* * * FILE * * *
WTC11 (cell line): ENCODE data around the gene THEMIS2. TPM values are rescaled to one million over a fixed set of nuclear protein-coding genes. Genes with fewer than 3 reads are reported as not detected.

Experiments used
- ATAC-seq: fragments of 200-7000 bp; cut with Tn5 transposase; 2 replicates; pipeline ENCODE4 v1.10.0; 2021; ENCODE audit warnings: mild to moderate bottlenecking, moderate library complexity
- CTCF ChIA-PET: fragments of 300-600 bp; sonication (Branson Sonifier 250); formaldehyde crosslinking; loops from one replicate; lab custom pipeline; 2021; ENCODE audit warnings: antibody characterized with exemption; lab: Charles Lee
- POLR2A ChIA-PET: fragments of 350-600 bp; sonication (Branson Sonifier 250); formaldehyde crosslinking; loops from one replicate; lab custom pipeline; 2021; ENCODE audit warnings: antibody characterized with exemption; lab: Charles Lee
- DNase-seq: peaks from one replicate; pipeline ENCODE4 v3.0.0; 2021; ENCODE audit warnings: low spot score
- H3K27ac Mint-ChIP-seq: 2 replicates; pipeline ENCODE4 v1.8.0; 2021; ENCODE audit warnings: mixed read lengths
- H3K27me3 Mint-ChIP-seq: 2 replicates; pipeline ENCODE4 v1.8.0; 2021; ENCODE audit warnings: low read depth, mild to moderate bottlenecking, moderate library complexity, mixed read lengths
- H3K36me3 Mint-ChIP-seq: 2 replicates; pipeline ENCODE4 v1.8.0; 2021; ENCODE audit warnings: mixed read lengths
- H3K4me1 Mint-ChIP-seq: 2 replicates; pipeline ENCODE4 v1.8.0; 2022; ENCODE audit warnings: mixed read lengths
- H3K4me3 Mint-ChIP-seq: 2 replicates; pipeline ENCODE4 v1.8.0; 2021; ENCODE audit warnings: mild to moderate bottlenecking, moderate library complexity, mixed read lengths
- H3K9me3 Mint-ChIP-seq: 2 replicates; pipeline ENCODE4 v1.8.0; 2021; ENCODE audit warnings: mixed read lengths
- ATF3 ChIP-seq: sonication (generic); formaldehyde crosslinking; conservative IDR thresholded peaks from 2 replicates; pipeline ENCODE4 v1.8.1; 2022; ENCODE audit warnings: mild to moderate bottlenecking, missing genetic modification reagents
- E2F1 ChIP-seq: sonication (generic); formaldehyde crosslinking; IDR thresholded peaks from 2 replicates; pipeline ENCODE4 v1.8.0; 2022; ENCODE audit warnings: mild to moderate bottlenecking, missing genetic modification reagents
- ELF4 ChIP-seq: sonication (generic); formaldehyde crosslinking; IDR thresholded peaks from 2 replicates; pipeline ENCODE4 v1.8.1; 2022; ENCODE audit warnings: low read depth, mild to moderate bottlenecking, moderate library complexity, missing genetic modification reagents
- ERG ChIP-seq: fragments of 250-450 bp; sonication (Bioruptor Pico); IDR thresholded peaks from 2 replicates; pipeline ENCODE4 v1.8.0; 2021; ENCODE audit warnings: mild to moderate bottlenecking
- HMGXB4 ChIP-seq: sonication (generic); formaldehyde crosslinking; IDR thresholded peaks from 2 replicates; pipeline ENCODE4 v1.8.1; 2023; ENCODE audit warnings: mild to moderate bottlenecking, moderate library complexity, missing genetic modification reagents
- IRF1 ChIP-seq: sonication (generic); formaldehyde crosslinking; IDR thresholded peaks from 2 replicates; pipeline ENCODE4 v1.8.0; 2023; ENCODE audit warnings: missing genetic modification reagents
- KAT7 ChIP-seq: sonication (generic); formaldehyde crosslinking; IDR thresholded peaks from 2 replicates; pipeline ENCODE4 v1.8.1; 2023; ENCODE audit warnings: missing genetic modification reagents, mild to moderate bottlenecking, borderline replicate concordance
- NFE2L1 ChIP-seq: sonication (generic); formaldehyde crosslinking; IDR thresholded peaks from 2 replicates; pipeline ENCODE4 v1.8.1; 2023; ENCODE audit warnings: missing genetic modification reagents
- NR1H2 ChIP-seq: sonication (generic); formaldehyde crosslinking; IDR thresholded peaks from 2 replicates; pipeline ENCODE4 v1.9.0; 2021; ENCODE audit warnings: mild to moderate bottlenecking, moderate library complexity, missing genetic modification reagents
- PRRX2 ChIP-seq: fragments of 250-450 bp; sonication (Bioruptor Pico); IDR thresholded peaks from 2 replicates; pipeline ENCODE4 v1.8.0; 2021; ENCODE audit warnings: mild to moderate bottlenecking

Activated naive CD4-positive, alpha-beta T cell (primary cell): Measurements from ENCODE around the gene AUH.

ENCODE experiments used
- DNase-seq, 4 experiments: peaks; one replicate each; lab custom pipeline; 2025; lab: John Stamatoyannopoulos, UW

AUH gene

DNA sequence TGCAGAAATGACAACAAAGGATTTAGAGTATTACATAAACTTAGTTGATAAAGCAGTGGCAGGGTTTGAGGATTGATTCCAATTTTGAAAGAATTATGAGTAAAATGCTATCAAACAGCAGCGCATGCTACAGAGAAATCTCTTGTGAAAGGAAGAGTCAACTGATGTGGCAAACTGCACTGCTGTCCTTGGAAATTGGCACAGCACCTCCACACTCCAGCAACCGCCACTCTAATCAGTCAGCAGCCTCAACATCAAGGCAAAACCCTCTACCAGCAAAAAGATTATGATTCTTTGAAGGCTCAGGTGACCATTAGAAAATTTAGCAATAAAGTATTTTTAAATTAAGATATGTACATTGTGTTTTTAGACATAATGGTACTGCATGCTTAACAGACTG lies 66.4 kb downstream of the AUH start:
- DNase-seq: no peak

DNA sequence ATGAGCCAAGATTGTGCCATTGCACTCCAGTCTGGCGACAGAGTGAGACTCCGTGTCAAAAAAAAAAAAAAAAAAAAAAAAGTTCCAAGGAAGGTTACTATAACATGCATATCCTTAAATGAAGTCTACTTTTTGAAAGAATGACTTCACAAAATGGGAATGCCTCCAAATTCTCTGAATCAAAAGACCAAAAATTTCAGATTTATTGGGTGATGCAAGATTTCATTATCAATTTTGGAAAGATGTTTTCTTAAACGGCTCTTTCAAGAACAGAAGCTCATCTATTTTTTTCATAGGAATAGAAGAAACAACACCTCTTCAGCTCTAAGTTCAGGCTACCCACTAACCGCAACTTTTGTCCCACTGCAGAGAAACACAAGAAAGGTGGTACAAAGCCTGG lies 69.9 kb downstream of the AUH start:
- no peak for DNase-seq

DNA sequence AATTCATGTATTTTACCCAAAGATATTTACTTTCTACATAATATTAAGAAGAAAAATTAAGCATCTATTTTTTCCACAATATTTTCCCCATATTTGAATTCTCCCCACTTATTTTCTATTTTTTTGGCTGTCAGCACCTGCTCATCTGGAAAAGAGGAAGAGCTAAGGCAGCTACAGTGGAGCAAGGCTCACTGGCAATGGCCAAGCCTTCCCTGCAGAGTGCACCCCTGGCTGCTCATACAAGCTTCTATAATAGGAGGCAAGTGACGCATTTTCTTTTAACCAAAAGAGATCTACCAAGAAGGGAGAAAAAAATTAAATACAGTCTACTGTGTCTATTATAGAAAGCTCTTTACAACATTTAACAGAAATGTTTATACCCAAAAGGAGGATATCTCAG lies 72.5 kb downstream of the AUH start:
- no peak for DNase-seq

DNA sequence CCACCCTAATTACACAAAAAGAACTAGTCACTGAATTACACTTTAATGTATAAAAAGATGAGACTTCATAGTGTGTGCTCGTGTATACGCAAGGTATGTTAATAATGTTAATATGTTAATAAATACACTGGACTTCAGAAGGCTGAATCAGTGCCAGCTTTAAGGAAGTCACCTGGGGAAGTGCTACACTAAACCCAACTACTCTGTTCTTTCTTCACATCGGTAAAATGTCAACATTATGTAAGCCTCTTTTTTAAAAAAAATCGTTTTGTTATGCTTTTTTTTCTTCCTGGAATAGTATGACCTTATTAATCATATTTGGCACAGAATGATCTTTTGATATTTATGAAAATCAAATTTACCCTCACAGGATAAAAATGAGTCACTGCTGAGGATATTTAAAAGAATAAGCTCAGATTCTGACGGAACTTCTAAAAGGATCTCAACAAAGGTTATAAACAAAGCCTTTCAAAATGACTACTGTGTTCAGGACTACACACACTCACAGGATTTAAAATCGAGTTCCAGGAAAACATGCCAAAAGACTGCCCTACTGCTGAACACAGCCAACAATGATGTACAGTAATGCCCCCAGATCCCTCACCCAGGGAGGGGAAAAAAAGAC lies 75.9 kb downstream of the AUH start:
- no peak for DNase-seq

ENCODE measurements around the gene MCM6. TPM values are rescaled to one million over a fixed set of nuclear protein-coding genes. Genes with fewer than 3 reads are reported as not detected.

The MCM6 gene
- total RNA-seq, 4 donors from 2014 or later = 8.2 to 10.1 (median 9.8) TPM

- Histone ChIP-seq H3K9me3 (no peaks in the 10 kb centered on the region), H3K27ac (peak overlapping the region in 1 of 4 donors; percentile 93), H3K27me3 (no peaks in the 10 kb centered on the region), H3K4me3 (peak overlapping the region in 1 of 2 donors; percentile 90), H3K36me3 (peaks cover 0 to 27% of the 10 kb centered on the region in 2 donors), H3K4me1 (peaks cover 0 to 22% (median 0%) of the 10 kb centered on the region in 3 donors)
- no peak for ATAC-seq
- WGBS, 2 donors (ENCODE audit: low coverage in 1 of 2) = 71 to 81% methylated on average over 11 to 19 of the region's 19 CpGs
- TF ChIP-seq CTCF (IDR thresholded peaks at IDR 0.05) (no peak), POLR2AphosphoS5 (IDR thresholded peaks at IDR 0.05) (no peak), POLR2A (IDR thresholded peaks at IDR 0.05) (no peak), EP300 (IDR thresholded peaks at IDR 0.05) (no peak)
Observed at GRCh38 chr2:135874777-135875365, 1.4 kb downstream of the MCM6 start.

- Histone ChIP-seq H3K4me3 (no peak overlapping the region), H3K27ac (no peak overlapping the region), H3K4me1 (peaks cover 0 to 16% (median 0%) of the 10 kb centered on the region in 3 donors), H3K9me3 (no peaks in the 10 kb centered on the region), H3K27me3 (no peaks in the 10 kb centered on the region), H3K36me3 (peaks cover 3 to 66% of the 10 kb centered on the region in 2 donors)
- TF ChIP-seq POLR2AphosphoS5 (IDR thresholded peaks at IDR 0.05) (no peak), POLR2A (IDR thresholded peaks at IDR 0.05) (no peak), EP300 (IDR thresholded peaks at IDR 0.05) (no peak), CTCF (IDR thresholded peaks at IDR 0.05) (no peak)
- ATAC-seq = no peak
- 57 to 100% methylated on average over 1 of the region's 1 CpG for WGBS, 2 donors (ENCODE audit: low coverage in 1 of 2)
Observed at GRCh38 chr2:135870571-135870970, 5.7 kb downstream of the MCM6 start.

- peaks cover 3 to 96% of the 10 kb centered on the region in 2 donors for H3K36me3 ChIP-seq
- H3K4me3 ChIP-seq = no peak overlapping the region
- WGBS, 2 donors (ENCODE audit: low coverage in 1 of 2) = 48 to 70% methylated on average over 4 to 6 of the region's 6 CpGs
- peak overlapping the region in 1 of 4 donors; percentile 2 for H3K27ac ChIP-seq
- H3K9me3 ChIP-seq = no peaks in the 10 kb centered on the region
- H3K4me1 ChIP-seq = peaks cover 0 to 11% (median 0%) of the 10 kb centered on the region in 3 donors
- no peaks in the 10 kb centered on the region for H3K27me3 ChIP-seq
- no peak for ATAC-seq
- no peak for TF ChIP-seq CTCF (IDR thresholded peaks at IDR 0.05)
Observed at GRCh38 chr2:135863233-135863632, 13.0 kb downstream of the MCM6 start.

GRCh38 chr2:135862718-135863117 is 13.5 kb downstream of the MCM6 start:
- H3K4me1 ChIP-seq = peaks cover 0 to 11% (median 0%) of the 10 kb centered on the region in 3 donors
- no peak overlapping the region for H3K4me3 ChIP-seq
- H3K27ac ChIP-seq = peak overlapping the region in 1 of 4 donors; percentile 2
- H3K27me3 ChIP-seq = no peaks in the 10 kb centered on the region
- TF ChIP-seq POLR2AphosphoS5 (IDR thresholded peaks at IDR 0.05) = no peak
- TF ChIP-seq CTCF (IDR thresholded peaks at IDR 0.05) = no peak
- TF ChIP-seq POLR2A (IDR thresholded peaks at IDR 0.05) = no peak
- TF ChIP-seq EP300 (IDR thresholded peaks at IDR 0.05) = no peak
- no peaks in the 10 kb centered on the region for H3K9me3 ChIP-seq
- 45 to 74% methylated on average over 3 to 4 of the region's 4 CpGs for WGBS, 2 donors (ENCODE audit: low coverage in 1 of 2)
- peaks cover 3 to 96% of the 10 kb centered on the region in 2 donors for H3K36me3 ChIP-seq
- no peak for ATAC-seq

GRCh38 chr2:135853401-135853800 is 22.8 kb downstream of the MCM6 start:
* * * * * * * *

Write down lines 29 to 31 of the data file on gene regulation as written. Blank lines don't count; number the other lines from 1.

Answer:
DNA sequence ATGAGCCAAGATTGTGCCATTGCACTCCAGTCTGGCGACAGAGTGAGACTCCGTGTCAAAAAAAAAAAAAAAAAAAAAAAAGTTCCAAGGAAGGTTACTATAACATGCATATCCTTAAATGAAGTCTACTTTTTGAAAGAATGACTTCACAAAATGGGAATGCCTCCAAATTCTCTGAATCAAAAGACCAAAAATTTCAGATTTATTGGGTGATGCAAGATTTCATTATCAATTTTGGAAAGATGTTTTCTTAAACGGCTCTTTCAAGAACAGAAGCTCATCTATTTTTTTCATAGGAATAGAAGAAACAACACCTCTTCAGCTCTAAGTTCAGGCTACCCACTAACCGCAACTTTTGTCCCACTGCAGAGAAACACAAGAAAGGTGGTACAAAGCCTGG lies 69.9 kb downstream of the AUH start:
- no peak for DNase-seq

DNA sequence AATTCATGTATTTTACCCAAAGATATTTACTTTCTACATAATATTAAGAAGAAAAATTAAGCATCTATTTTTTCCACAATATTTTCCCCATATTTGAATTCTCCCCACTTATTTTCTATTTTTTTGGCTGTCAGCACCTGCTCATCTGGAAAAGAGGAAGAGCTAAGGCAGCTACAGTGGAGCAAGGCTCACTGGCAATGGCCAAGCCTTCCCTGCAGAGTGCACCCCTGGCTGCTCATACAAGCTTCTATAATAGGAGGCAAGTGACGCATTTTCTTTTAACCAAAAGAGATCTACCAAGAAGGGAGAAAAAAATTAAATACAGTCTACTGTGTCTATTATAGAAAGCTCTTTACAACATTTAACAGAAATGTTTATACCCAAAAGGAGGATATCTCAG lies 72.5 kb downstream of the AUH start: